SOEST to Showcase Earth Sciences This Weekend

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Kids and families will get to explore Pacific rim earthquakes, volcanic eruptions, deep sea creatures and Mars rocks at the SOEST Open House this weekend.

The School of Ocean and Earth Science and Technology hosts an open house every other year, its 2013 event drawing over 7,600 people.

“Students and families will learn about volcanoes, tsunamis, El Niño, planetary exploration, hurricanes, coastal erosion, and marine ecosystems, to name just a few topics,” organizers write. “They will visit state-of-the-art laboratories and hear about cutting-edge research from the scientists who are making the new discoveries.”

There are nearly 100 different exhibits planned for this year’s event, including hands-on activities, interactive demonstrations, and poster presentations. Attendees will also be able to explore topics like indigenous knowledge (from the school’s Native Hawaiian mentoring program to new “Traditional Knowledge Teaching Boxes” being designed for teachers) and encouraging more women to enter scientific fields (led by the local chapter of Graduate Women in Science).

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The open house will include:

  • Make-A-Quake: Generate an earthquake in a model of the Pacific region.
    Explosive Eruptions: An explosive eruption 10 meters high, fueled by liquid nitrogen.
  • Humpback Whales: Whale skill tests and whale trivia.
  • The Plankton Toss: A carnival tossing game featuring the marine food web.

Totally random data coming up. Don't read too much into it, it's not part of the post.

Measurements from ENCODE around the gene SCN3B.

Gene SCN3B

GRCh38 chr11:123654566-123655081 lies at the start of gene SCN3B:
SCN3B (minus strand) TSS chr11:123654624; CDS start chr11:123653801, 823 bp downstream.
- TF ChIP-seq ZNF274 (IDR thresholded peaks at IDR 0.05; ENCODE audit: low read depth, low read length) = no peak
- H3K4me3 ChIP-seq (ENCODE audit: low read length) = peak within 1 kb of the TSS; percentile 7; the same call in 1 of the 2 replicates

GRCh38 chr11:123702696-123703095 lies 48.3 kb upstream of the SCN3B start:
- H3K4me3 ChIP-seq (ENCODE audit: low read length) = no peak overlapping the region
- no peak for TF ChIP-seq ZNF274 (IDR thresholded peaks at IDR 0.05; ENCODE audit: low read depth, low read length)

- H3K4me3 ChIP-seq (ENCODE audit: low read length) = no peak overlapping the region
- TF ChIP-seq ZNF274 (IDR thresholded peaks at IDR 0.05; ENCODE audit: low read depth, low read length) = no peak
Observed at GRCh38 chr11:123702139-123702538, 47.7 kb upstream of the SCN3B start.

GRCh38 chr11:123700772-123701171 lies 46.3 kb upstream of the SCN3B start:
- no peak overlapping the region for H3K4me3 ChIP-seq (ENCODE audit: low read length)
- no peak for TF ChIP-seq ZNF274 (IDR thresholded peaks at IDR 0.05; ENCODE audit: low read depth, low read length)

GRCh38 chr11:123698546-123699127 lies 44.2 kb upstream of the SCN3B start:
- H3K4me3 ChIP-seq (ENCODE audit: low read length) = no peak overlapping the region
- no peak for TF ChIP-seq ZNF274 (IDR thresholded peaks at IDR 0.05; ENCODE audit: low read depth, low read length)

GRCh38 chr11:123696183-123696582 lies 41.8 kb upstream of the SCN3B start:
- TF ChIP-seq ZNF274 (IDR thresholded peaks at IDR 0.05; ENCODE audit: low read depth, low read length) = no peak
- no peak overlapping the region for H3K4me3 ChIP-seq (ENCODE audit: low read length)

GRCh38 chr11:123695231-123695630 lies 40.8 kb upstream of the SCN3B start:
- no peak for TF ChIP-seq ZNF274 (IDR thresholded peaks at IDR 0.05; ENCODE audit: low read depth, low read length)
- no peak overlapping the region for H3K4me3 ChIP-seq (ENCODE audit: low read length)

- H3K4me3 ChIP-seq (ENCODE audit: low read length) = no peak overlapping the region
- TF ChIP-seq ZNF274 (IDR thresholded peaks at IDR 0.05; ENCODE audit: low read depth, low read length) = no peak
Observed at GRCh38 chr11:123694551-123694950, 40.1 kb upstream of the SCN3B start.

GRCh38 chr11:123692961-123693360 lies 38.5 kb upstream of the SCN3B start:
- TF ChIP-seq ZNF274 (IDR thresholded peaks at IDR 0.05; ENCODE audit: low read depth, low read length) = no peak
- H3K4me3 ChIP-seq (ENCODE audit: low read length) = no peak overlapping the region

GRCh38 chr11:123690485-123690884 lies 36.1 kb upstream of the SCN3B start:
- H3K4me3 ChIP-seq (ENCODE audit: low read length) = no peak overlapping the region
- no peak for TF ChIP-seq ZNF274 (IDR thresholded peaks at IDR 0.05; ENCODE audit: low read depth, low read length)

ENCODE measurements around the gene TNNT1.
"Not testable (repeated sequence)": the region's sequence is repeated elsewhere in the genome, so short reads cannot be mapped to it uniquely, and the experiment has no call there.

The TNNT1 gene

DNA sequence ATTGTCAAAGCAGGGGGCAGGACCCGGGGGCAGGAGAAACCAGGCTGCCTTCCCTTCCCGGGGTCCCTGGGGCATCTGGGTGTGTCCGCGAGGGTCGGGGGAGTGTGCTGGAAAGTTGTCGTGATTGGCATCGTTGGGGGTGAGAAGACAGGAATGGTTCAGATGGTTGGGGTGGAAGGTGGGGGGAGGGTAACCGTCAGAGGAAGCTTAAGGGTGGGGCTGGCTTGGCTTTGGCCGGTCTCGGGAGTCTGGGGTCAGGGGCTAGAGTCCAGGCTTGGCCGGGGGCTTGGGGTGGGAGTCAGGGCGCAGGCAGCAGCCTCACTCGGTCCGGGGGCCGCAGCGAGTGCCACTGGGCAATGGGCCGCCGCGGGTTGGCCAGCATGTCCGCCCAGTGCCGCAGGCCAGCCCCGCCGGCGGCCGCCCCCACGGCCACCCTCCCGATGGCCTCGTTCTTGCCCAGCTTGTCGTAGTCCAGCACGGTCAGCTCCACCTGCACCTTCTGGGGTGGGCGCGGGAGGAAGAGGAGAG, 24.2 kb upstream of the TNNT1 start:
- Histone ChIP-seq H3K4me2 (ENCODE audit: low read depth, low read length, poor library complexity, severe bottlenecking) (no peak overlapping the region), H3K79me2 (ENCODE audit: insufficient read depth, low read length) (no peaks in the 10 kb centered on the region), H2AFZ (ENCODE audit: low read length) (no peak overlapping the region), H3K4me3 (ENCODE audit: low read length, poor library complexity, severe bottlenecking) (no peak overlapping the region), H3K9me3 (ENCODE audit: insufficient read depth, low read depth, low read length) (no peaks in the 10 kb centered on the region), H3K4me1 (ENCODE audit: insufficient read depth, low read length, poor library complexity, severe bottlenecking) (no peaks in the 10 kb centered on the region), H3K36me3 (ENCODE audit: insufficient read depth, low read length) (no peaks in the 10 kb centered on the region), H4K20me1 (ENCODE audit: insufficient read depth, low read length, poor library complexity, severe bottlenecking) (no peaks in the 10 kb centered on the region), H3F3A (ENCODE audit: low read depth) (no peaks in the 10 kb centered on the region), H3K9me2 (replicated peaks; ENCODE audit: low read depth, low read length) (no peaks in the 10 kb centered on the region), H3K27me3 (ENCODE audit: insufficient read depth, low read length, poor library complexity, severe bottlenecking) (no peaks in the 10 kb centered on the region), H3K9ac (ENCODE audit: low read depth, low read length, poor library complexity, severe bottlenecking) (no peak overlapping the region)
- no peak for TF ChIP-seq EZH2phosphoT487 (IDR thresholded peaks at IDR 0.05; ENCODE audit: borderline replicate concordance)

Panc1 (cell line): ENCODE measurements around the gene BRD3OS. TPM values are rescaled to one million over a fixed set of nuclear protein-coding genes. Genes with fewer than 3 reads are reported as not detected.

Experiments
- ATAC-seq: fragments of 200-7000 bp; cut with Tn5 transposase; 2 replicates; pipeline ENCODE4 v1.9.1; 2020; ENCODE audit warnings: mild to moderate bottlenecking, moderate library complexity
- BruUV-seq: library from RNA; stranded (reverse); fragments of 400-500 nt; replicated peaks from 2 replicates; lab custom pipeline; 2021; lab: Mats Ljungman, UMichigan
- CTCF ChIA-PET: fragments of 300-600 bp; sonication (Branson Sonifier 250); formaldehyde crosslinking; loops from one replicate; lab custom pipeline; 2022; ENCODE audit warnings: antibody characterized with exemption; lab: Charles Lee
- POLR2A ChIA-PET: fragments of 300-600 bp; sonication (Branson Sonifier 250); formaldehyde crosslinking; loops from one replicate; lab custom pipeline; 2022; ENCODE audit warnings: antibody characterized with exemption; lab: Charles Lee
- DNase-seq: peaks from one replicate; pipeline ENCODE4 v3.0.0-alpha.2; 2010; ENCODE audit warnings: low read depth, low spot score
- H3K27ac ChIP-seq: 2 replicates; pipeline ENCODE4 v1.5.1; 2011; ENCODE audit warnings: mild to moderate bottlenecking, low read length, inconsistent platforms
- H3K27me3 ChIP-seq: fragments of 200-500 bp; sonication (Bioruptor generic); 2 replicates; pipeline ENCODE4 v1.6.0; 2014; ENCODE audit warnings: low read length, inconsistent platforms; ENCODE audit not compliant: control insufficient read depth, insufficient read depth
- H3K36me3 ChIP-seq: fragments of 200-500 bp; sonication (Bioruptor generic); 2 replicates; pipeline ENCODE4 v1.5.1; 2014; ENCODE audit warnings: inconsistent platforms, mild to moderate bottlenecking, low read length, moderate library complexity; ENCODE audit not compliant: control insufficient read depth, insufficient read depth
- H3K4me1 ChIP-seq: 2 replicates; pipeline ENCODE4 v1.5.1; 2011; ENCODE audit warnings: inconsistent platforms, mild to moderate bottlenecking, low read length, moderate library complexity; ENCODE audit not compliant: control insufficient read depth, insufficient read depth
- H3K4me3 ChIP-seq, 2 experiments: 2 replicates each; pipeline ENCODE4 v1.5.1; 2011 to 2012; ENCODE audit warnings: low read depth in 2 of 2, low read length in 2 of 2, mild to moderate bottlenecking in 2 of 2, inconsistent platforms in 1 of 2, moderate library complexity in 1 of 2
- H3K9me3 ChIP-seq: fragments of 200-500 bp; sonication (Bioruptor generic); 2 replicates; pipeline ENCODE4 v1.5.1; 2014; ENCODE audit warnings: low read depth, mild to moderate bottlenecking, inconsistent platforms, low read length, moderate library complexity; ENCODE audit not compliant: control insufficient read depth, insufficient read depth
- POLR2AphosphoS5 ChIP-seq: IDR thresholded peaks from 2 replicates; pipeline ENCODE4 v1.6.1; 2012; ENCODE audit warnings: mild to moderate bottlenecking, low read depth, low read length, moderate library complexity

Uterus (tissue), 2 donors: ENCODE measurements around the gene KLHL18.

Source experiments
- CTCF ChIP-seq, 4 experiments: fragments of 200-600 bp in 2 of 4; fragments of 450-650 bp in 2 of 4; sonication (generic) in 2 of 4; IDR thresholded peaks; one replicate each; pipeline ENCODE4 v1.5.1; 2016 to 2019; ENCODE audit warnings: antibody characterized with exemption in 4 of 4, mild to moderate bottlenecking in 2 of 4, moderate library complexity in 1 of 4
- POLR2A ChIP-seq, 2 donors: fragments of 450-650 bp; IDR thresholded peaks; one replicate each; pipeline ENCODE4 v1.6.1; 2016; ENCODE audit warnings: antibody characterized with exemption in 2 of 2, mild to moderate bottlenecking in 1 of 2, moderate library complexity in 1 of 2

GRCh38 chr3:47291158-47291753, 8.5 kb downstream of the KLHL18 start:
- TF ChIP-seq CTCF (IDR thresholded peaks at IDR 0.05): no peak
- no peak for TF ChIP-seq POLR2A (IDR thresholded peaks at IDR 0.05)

• Meteorites from Mars: See actual meteorites from the Red Planet.
  • Creatures of the Sea: View preserved samples of strange creatures from the deep ocean.
  • Inner Space: Explore the world’s deepest ocean trench.

The “Inner Space” exhibit is part of The James Cameron Experience, presented by one of the filmmaker’s science advisers who participated in the historic 2012 expedition to the Mariana Trench. Offerings include presentations by partner organizations like the Waikiki Aquarium and the National Oceanic and Atmospheric Administration will also be there for community outreach.

For a sense of what the SOEST Open House is like, you can check out photos from 2007, 2009, and 2011, and this video from the last one:

 

SOEST was established at the University of Hawaii in 1988, bringing together four academic departments (Oceanography, Geology and Geophysics, Meteorology, and Ocean and Resources Engineering), eight research institutes, several federal cooperative programs, laboratories and support facilities. The combined ocean, Earth, planetary science and technology programs  bring in over $140 million dollars in funding per year.

The SOEST Open House is a nice terrestrial counterpart to the annual open house at the Institute for Astronomy.

This event is free and open to the public and will run from 8:30 a.m. to 2 p.m. on Friday, Oct. 23, and from 10 a.m. to 2 p.m. on Saturday, October 24. The jam-packed program (PDF) features a number of exhibits that will only be available on one of the two days, which will be scattered in and around the Pacific Ocean Science and Technology (POST), Marine Science, and Hawaii Institute of Geophysics buildings on the UH Manoa campus.

For more information, check out the 2015 SOEST Open House page, follow @SOESTNews on Twitter, or connect with the school on Facebook. You can also reach organizers by phone at (808) 956-3151 or by email at openhouse@soest.hawaii.edu.

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